A ‘natural’ way to lifelog?

We take photos to capture the most memorable moments of our lives, but how spontaneous or “real” is that moment when you’re looking at it through a lens?

Neurocam, a wearable camera system, takes a different approach to snapshots. The device constantly analyzes your brainwave activity and marks it on a scale of 0-100. Whenever it detects high levels of activity, it automatically records a five-second video clip.

Co-developed by the Tokyo-based Neurowear team and Keio University professor Yasue Mitsukura, this prototype was recently unveiled at the Human Sensing conference 2013, held in Yokohama. It’s still a project in progress, but in the not-so-distant future, Neurocam could become a more “natural” way for us to digitally record our lifelogs.


Fujifilm brings on the nostalgia

Fujifilm’s Instax Mini 90 Neo Classic is for those who still yearn for Polaroids. Unlike Fujifilm’s already popular and cutely designed Cheki instant camera, the Neo Classic appears to be aimed at the more serious adult.

It’s designed to look like an analog single-lens reflex camera and is equipped with an advanced auto-adjust flash. It’s easy to use and also has several photo options, including party mode, nature mode and bulb mode. Holding down on the shutter button in bulb mode allows you to do some really fun photography at night.

Priced at ¥19,800 at Fujifilm Mall, the Instax Mini 90 Neo Classic comes with a rechargeable battery. Film, which is sold separately, costs ¥770 for a pack of 10 shots.

instax.jp/mini90/, fujifilmmall.jp/shop

Make sake a home comfort

Want to enjoy a nice glass of nihonshu sake without having to venture out to a bar? Sakelife is an affordable monthly subscription service that brings quality sake, carefully selected from more than 4,000 brands, right to your doorstep.

In addition to a bottle (or more) of sake each month, a subscription includes an original glass every two months, as well as a weekly newsletter with relevant information and stories behind the selected drinks. It also comes with an email sommelier service to answer any questions about sake culture.

There are two monthly subscription types available offering different qualities and quantities of sake at ¥3,000 and ¥5,000. In all, its a neat way of finding out more and enjoying one of Japan’s traditional beverages.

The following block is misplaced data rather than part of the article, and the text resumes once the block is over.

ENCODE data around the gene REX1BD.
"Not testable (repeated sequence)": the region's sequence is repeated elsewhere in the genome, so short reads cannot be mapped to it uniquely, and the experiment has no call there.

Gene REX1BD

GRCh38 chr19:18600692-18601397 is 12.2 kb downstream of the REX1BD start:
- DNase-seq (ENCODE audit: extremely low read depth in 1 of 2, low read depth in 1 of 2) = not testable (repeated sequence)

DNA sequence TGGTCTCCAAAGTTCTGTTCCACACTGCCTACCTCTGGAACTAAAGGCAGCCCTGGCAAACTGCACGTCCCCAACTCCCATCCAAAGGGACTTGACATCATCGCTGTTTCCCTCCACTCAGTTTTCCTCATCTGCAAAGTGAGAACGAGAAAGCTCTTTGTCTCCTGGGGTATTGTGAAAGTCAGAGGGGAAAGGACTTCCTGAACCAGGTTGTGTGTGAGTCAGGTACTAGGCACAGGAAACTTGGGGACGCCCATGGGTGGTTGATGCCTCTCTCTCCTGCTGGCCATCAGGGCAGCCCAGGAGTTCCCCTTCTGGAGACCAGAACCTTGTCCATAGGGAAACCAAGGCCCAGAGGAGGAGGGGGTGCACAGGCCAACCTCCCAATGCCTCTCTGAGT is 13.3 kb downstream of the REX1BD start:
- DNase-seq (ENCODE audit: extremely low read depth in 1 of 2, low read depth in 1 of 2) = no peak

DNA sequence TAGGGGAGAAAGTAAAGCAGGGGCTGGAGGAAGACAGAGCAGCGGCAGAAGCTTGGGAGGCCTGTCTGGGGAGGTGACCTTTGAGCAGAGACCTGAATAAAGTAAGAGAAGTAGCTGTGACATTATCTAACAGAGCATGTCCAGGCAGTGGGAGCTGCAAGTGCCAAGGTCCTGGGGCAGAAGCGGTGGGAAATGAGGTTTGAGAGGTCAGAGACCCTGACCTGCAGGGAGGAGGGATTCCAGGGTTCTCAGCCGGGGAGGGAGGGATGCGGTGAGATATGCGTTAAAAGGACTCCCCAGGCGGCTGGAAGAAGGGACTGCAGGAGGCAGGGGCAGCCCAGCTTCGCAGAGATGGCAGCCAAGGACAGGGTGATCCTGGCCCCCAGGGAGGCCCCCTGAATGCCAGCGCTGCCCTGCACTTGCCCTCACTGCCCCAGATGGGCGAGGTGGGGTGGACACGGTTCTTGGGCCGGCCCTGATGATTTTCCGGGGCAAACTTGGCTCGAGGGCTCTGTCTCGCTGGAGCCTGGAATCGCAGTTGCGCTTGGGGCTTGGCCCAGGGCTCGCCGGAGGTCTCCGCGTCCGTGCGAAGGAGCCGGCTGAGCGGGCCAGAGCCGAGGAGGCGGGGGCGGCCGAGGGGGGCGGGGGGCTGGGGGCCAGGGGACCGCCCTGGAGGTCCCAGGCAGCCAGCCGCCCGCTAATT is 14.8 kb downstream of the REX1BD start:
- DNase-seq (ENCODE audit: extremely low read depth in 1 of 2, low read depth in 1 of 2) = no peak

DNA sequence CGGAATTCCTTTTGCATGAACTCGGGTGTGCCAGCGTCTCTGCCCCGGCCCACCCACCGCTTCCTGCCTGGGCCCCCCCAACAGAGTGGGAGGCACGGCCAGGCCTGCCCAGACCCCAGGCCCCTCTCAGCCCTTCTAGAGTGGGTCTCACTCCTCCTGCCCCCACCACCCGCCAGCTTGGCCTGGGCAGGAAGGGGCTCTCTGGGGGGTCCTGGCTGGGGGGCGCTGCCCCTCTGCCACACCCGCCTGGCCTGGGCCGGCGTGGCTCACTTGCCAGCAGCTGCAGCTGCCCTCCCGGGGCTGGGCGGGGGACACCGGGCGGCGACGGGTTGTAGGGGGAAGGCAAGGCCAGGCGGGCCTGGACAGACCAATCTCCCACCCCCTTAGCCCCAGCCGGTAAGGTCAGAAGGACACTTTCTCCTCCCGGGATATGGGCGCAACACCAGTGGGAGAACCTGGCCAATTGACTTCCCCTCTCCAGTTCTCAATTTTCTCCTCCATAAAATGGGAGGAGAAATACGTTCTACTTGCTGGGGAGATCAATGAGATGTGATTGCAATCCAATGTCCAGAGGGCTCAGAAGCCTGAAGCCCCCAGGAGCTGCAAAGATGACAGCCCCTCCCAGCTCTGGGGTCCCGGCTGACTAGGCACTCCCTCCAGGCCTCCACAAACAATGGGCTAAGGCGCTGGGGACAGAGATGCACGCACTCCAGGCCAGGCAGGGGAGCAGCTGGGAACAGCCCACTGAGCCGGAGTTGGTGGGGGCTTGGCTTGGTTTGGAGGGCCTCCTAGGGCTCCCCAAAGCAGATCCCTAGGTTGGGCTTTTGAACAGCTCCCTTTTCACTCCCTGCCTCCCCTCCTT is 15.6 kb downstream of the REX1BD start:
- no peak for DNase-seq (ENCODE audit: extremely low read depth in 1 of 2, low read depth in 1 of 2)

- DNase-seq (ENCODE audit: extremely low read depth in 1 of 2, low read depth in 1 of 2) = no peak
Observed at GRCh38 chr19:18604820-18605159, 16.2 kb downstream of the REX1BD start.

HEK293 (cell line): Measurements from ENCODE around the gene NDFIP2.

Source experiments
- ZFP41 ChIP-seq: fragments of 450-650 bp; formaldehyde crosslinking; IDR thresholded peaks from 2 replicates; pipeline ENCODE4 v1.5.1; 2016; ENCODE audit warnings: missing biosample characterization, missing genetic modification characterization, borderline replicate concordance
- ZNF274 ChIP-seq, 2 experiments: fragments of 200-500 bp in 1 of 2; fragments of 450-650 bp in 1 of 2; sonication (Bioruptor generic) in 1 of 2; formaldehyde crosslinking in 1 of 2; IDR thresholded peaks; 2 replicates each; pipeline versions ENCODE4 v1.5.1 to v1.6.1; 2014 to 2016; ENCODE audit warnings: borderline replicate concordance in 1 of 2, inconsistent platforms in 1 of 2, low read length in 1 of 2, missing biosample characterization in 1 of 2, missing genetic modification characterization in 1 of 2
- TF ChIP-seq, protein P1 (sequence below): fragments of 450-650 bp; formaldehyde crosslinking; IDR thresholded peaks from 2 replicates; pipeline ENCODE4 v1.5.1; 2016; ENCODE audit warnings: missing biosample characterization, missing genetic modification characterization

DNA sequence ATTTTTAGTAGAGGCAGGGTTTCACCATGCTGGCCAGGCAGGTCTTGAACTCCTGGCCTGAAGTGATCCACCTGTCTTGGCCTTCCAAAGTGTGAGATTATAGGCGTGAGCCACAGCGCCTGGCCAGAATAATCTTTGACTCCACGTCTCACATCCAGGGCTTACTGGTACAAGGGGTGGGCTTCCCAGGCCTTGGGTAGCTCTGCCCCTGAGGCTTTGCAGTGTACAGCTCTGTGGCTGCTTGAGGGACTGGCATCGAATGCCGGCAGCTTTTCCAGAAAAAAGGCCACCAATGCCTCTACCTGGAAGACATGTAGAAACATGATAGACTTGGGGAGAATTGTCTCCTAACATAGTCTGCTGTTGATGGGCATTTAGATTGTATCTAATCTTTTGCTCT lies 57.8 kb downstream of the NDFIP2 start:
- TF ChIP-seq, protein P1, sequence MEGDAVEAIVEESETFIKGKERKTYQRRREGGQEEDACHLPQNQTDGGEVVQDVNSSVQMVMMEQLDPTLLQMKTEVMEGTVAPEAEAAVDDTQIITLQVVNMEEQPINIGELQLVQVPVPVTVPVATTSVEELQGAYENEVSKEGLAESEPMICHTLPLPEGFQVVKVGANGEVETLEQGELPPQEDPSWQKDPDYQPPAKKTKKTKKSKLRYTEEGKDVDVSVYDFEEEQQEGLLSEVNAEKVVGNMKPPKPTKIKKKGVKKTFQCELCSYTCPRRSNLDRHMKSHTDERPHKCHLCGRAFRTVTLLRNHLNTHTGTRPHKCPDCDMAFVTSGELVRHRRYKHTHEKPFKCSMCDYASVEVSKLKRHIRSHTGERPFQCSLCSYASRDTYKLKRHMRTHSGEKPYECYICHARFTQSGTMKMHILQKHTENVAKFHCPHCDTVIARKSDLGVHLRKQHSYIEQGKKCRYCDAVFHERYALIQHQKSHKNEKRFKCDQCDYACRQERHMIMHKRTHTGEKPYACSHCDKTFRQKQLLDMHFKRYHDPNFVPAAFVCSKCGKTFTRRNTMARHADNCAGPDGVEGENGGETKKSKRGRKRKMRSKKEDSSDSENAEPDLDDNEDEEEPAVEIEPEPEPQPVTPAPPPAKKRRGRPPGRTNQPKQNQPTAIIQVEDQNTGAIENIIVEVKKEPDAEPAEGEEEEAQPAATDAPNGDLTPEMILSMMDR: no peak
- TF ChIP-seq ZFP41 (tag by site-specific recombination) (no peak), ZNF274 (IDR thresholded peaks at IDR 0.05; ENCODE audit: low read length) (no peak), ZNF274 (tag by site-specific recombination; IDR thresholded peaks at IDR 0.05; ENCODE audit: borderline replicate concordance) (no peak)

Tapme: A tablet you can trust kids with

Kids love playing with tablets. But they’re not toys, and some parents may worry about giving kids their own devices, especially since they offer them access to anything on the Web. Tapme, which won the Innovative Toy Prize at Toy Show 2013, is designed specifically for tech-savvy kids.

It has all the basic features of an ordinary tablet, such as wi-fi connection and a camera, and it comes with 30 pre-installed apps (with more available via its designated app store). But it also has other special features, including locks and timers, which should prevent kids from accessing inappropriate content or using if for too long.

Tapme comes in pink and light blue, costs ¥20,790 and will be available this December.


Healthier living just a heartbeat away

These days, we are seeing more mobile-integrated, wearable health-care devices. This new belt-style fitness device was released last month by the mobile contents company MTI and is designed specifically to measure your heart rate, an important factor to monitor when determining whether your chosen exercise is having the aerobic effect needed for losing weight.

Karadafit Heart is small enough to wear discreetly and comes with a free iPhone app, Karadabeat, which records data and helps you manage your exercise regime. The app automatically receives data via Bluetooth and provides audio exercise advice based on your heart rate (though this feature requires a ¥400 monthly fee).

Karadafit Heart is available at a special introductory price of ¥2,980 until the end of this year. Estimated full price next year is around ¥4,800.


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